Last week, apprehensive children across Uganda received the results of a set of exams pivotal to their progress through the education system – the Primary Leaving Exams. However, despite being globally recognised as having been robbed of the most basic human rights, one group of children did not sit their exams this year – the hundreds of thousands of child-brides in Uganda today.
In a 2013 article on the issue of child-marriage, New Vision reported that almost 2 million Ugandan minors have been forced or lured into marriage – resulting in 46% of girls under 18 being married nationwide. This statistic is staggering for a country with a constitution and other legislation clearly spelling out the age of consent.
Why, then, do the girls of Uganda grow up facing an almost 1 in 2 chance that their wedding day will fall before their 18th birthday? An almost 1 in 2 chance that it will be one of the most important and simultaneously one of the most devastating days of their lives?
In primary school offices around Manafwa, an area in the east where female enrolment rates are among the lowest in the country, handwritten posters urge “Parents, Teachers, Promote the girl child”. They set out lists of ways in which a parent or teacher might try to do so – suggestions such as “avoid early marriages” or “let children stay in school”. Despite this vague and meagre advice, the statistics leave no room for doubt; girl children are being neither promoted nor protected. The poster is not enough.
It is in rural parts of Uganda that drop outs occur most frequently. Michael, one headmaster of a primary school in the heart of the region believes that this is due, in part, to a widespread assumption that if a girl has reached puberty then she is ‘ready’ for marriage. He tells me that combatting such views in the community is one of the greatest challenges he faces and that this school year alone he has seen four female students leave to get married.
In a voice heavy with concern he asks me what he can do if a girl stops turning up to school but her parents deny that she has been married. It is easy to tell when they are lying, he says, because the family has at the same time gained a number of cows.
Financial implications of marriage are crucial to understanding the problem. A colleague of mine tries her best to explain. She tells me that many families see a daughter as an ‘asset’ to the family – I feel a quick rush of optimism before realising that she is using the financial sense of the word. When I ask her whether this was the case in her own family, she says that in many cities and larger towns attitudes have changed and are still changing. Sylvia herself has no plans to marry for another 2-3 years, and she has no doubt that when the time comes her choice of husband will be her own to make.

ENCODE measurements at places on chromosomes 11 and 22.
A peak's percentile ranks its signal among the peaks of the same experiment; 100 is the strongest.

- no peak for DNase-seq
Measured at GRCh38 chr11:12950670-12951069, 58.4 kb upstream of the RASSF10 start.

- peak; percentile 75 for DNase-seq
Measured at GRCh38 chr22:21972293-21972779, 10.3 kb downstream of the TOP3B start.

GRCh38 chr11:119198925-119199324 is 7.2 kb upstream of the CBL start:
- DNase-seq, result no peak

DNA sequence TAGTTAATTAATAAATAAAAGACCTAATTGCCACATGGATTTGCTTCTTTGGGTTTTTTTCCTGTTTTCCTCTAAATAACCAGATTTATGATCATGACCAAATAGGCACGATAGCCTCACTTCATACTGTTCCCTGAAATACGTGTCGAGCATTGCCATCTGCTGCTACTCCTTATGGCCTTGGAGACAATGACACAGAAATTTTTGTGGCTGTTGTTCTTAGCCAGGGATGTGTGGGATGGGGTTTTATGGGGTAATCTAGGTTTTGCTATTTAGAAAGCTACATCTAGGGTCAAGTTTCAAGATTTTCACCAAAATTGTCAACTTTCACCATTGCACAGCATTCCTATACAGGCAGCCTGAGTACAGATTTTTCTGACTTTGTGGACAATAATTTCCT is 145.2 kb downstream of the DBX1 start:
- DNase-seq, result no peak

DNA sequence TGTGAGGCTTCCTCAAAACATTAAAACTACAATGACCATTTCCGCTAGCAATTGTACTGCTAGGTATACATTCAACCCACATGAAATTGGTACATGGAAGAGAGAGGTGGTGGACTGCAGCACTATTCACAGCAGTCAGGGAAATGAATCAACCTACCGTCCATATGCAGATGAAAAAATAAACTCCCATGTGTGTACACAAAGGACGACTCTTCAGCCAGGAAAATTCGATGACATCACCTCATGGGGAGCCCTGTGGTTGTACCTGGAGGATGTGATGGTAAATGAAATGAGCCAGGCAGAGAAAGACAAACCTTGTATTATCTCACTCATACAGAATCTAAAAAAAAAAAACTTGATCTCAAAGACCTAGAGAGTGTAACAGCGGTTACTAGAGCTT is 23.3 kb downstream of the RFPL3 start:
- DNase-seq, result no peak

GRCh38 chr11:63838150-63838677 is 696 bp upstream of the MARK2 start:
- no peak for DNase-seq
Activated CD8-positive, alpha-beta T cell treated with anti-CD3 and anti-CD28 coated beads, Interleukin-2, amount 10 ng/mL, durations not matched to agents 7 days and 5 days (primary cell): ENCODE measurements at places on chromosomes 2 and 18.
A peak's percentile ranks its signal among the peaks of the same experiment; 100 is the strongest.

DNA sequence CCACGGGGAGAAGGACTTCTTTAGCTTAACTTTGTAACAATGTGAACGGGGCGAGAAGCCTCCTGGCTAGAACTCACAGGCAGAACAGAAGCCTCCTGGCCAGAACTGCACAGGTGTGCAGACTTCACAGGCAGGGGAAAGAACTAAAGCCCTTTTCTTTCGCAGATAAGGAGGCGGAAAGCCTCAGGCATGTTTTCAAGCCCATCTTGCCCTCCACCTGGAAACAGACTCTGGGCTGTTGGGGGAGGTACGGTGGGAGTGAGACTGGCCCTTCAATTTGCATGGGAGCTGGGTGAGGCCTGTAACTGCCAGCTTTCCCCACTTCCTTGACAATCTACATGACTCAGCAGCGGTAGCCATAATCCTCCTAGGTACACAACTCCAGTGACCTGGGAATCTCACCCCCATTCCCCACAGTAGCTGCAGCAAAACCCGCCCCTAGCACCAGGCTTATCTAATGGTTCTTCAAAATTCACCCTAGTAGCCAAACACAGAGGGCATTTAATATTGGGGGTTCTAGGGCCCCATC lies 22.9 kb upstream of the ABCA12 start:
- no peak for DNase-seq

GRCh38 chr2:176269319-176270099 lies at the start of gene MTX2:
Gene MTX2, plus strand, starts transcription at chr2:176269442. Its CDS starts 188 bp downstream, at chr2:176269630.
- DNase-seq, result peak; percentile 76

Unfortunately, it remains all too obvious that this reality is not one shared nationwide. Girls as young as 12 or 13 are forced into marriages that cut them off from their families, social networks and educational opportunities. These girls are being failed by their parents and teachers, whose responsibility it is to protect them from harm, but also by the fundamental legal systems of their country.
If the future is going to be a safer one for the girls of Uganda, urgent legal reform is required. Awareness of the risks of child marriage needs to be spread to even the most rural of areas and to people of all generations – after all, it’s not much use educating girls on their right to safety and education if it is their parents who have all the choice in their lives.
In the rest of the world, it is the urgency that must be conveyed. Organisations and campaigns such as Girls Not Brides and Too Young To Wed are taking critical steps towards greater global awareness, but there is still much that needs to be done for a problem so vast. Child marriage in Uganda cannot improve slowly, or gradually, or little by little. It must be addressed now, and it must be addressed whole-heartedly, if there is to be any future at all for the girls of the country.
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